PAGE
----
Musical Royalty

Swaying from side to side, rhythmically beating ngoma drums, the Royal Drummers and Dancers of Burundi graced a large audience at the Copley Symphony Hall in downtown San Diego. Their visit was one of a tour of cities in the United States. Combining culture and music, the Burundi Drummers is one of the most famous percussion ensembles in the world and have traveled to numerous destinations around the globe since the 1960s, putting on lively performances for eager audiences. Their performance in “America’s Finest City” did not disappoint. The performers’ story is one rich with history and culture.

In ancient Burundi, drums were much more than simple musical instruments. As sacred objects reserved solely for ritualists, they were only played under exceptional circumstances and then always for ritual purposes. Major events of the country were heralded by their beating – coronations, sovereigns’ funerals – and with the joy and fervor of all Burundians they kept rhythm with the regular cycle of the seasons, ensuring the prosperity of the herds and fields.

The Royal Drummers and Dancers of Burundi

The Royal Drummers and Dancers of Burundi – courtesy of Burundi Friends International

The drummers’ performance in San Diego demonstrated the purpose behind each sequence with musical selections corresponding to joy, happiness, reverence and peace among other ceremonies. As the director for the drummers noted, “We do not have a school for drummers in Burundi.” Drumming is a skill that is passed down from generation to generation. Drumming is revered in the Burundian culture, and those who inherit the right to learn this coveted aspect of the society are regarded as blessed. As young as the age of five, young boys begin shadowing their fathers as they play the drum.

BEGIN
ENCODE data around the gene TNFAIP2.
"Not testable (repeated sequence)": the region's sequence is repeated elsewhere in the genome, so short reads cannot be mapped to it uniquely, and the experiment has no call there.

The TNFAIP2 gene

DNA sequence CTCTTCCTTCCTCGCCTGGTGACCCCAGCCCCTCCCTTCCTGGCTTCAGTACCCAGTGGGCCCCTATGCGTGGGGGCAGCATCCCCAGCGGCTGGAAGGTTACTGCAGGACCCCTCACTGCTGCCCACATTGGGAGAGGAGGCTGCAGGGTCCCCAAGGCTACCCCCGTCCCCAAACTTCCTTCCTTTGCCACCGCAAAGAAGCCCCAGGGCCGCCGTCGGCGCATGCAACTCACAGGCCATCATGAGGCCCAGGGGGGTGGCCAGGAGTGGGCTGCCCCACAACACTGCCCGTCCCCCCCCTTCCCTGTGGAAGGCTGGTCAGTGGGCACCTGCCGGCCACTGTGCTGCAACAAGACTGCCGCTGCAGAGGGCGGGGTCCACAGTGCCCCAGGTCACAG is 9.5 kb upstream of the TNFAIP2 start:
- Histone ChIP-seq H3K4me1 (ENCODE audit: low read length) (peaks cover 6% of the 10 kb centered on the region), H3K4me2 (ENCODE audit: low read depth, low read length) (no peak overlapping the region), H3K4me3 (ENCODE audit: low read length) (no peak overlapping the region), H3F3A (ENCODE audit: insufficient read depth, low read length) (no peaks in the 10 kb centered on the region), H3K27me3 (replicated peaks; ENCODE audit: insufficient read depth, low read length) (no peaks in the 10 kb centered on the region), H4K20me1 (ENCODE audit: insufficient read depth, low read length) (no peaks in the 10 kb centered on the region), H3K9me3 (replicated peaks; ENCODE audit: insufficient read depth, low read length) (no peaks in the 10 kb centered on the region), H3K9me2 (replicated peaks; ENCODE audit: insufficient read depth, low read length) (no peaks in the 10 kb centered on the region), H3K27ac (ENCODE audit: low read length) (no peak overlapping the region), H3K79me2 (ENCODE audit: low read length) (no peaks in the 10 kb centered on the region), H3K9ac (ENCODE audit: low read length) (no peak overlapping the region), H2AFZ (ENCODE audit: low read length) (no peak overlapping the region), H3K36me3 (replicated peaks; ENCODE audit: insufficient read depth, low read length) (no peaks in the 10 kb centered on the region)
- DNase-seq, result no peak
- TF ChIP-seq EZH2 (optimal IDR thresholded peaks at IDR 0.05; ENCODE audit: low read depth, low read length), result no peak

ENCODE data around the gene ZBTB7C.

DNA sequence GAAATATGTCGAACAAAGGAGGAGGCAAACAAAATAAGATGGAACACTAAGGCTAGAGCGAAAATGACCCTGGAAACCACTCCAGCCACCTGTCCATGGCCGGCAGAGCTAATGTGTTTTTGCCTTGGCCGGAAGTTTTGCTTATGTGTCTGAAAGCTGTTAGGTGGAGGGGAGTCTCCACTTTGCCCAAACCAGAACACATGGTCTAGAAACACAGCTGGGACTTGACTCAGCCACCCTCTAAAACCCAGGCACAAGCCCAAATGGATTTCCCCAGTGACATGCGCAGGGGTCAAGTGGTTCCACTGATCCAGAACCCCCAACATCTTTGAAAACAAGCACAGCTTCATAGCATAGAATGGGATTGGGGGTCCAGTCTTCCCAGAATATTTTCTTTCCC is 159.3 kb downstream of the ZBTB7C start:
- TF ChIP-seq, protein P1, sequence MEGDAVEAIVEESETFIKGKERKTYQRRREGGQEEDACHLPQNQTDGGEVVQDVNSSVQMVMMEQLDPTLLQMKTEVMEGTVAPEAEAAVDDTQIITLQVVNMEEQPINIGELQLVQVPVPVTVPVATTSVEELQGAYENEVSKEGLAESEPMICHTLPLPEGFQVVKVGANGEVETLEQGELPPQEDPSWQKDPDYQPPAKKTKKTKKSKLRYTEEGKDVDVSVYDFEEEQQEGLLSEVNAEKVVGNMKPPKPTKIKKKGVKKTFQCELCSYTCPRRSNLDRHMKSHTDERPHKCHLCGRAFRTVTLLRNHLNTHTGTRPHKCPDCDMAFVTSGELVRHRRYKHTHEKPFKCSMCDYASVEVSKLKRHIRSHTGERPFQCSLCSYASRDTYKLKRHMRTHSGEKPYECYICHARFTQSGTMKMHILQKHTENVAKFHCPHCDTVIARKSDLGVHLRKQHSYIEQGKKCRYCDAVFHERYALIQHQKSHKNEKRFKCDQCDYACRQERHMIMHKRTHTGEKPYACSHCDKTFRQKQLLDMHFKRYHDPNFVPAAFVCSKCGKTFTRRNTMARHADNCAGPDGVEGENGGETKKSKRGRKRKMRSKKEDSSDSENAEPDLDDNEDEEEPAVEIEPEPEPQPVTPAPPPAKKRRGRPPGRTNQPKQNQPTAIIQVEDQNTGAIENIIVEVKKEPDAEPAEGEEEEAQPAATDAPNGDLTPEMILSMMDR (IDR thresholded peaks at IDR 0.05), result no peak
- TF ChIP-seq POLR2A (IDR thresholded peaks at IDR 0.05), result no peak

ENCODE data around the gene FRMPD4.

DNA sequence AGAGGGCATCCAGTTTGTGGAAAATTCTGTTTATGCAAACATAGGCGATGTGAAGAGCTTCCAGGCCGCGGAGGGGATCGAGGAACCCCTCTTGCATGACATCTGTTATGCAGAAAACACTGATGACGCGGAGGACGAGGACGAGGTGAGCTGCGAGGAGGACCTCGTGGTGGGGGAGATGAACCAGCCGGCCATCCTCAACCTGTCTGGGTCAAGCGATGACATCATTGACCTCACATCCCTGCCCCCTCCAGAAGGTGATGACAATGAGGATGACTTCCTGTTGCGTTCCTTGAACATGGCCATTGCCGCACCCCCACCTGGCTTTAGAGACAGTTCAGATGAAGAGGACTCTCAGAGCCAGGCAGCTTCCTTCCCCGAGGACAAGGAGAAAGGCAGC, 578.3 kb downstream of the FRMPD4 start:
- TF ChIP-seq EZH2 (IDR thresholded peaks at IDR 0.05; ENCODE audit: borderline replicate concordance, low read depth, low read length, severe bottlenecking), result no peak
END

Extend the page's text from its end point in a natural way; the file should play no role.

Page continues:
Each part of the drum is named after symbols of fertility, demonstrating the strong connection between the drum and nature.

  • Icahi: the Skin (the skin in which a mother rocks her baby)
  • Amabere: the Pegs, and in fertility they represent the breasts
  • Urugori: the thong stretching the skin, symbolizing the crown of motherhood
  • Inda: the cylinder, correlating to the stomach
  • Umukondo: the foot of the drum, representing the umbilical cord

Each drummer constructs their own drum, further signifying the magnitude of the link between the drum to life and nature.

Today, the drums have just as much significance as they held centuries ago, and Burundi drummers are looked upon with the utmost reverence in their culture. Stories and deep-rooted traditions have been passed down through generations, carrying great cultural weight that will never be lost as long as the drummers exist as part of the treasured Burundian culture. Their San Diego performance proved to be more than a performance, but an experience. The Royal Drummers and Dancers of Burundi took the audience on an unforgettable journey through the Burundi culture.

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